With start-ups, the FT’s Andrew Hill notes, “the temptation to storm forward and tweak your principles later is strong.” Move fast, break things, grow grow grow – leave thinking about all that core stuff till sometime later, maybe never. Yet as Mr Hill points out, it’s “better to establish strong values early”. That way, you limit the possibility of chaotic rudderless acts having disastrous consequences. You also up your chances of recruiting and retaining talented people with strong principles of their own – good responsible start-ups attract good responsible folk. Hence venture capital fund Atomico is now running “conscious scaling” workshops for founders of the companies it backs and for its investment partners.
So establishing strong values early is vital. Not only establishing them but articulating them in a clear, compelling, characterful way that everyone involved can rally around and build on.
And the great thing is, this doesn’t have to mean pressing pause on your forward motion. With the right help, you can distil and articulate your core story in synch with your early stage expansion. So your stellar growth gets you where you really want to go. Sooner, too.
Riffing on New Year’s resolutions, the FT’s Andrew Hill explores how doing less, rather than more, could well be the thing. But as he points out, doing less is only half the story…
“Academic Morten Hansen … cites his compatriot Roald Amundsen, who won the race to be the first person to reach the South Pole in 1911. … Prof Hansen believes Amundsen’s success came down to his obsessive focus on using only dogs and sleds to transport his team. Scott was better resourced …but the complexity of the Scott approach proved fatal. … Amundsen, who had concentrated on getting the best dogs, the best handlers and the best training, was far quicker. “By the time Amundsen reached the pole, he was more than 300 miles ahead,” writes Prof Hansen. “Amundsen had chosen one method and mastered it. He had done less, then obsessed. … You have to obsess because if you don’t you don’t have an advantage over the people who are doing more things.”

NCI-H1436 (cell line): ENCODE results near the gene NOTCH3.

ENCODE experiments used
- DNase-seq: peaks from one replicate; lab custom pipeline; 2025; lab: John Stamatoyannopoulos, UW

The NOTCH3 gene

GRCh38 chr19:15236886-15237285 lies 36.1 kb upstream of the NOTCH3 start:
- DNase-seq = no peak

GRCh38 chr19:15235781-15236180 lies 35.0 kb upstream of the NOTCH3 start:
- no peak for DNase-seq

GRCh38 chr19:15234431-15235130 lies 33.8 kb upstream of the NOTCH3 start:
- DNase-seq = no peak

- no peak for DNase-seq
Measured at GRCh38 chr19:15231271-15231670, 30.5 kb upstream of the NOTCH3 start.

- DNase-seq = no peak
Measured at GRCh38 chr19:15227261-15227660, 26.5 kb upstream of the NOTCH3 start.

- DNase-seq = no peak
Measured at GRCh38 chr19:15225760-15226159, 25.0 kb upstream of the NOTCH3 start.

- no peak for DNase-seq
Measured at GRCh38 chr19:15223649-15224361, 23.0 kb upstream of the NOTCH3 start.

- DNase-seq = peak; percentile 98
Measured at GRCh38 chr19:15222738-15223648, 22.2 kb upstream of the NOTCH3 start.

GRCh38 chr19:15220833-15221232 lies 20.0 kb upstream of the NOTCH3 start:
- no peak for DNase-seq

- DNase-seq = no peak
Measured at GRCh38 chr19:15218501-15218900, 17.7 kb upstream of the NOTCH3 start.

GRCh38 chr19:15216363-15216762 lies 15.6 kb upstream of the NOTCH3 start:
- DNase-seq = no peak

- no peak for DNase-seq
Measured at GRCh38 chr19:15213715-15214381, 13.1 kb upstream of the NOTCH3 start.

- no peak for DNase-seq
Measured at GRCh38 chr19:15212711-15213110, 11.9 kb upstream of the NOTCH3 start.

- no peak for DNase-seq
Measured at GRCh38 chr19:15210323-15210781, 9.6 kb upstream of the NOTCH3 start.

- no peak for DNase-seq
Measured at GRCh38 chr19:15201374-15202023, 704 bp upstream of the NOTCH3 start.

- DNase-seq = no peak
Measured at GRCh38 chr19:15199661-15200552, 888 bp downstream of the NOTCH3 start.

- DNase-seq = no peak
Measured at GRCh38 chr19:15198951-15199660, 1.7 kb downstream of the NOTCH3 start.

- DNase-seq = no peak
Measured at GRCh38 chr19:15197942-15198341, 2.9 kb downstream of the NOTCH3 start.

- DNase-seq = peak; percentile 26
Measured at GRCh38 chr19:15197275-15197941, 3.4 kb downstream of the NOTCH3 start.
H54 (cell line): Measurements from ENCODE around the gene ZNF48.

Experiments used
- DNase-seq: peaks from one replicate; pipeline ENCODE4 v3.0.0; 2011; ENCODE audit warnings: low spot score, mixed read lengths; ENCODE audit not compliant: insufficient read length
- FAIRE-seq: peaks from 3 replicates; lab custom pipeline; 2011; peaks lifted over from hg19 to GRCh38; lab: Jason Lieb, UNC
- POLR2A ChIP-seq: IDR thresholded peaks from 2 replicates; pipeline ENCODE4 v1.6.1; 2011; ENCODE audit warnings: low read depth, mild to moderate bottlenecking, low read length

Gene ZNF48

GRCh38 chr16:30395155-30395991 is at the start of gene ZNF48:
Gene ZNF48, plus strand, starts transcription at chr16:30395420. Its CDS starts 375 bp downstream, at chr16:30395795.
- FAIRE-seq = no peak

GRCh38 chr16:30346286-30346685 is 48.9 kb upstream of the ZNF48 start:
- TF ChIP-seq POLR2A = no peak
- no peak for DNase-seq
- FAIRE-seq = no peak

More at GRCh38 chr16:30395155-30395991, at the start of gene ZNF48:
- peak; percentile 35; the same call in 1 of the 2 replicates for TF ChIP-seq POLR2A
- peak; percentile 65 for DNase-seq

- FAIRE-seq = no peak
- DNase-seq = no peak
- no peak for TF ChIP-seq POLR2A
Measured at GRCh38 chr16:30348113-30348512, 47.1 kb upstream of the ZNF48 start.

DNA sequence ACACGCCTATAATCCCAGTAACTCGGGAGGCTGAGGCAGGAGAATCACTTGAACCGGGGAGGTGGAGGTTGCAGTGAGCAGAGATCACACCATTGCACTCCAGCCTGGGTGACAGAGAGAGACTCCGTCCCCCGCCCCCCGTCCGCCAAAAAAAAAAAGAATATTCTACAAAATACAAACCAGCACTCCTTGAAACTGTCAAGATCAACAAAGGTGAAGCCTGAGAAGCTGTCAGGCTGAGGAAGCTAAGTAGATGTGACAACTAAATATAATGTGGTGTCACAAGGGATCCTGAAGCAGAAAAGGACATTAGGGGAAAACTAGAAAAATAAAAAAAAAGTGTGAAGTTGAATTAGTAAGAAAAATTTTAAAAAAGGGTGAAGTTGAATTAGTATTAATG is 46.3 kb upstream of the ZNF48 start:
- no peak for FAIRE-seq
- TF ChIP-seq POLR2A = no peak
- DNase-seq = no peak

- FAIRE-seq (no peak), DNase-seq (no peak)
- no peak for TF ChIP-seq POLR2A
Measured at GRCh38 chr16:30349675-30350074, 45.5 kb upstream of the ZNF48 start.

Prof Hansen studied the performance of 5,000 people and discovered that those who pursued a strategy of ‘do less, then obsess’ ranked 25 percentage points higher than those who did not embrace the practice. … The best performers in the study … matched passion with a purpose.”
How does this play out for writers? Sylvia Plath melodies the essence: “I want to write because I have the urge to excel in one medium of translation and expression of life.”
From crafting poetry to reaching the South Pole – there’s a lot going for obsessively focusing on one thing to excel at it. Especially when you bring brilliant specialists together in teams to combine and amplify their excellence.
Praise for the Sage of Omaha in today’s FT, not so much for his legendary skill as an investor as for his use of clear, simple language:
“Mr Buffett’s plain speaking shows confidence,”says Sam Leith… “Two things in particular make the plain style sing for him. He tells stories and he uses metaphors… As far as storytelling goes, his letter to shareholders this year…opened with an account of a small investment he made years ago that did little to change his net worth. “This tale begins in Nebraska,” he wrote, before describing his 1986 purchase of a farm. He went on to explain how the story illustrated “certain fundamentals of investing”. “As for metaphors, Mr Buffett can barely get through a sentence without one… “Only when the tide goes out do you discover who’s been swimming naked.”
His use of storytelling and metaphor means that even when Mr Buffett is talking about something as complex, impersonal and abstract as finance, [he can] make it sound simple, human and concrete.”
Outstanding investment success and clearly characterful language – now that’s a connection to conjure with.